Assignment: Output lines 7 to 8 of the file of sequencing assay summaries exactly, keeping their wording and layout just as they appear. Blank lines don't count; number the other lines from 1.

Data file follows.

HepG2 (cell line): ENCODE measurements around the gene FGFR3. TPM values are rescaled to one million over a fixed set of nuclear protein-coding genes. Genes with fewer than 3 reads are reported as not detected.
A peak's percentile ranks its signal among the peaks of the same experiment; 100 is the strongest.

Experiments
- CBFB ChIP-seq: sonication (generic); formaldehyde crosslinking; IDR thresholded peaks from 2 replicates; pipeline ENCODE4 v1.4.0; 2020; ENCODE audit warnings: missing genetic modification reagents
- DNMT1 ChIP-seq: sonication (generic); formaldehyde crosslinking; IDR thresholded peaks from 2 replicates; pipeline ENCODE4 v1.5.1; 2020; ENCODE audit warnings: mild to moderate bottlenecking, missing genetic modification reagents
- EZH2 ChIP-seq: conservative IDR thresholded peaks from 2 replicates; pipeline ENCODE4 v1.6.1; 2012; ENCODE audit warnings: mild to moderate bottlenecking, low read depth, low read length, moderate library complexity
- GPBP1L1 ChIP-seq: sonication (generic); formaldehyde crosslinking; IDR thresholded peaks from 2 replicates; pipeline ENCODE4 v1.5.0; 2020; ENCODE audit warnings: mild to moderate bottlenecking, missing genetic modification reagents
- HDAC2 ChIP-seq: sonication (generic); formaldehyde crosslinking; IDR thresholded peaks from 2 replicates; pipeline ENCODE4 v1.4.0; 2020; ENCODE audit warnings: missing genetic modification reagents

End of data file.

- GPBP1L1 ChIP-seq: sonication (generic); formaldehyde crosslinking; IDR thresholded peaks from 2 replicates; pipeline ENCODE4 v1.5.0; 2020; ENCODE audit warnings: mild to moderate bottlenecking, missing genetic modification reagents
- HDAC2 ChIP-seq: sonication (generic); formaldehyde crosslinking; IDR thresholded peaks from 2 replicates; pipeline ENCODE4 v1.4.0; 2020; ENCODE audit warnings: missing genetic modification reagents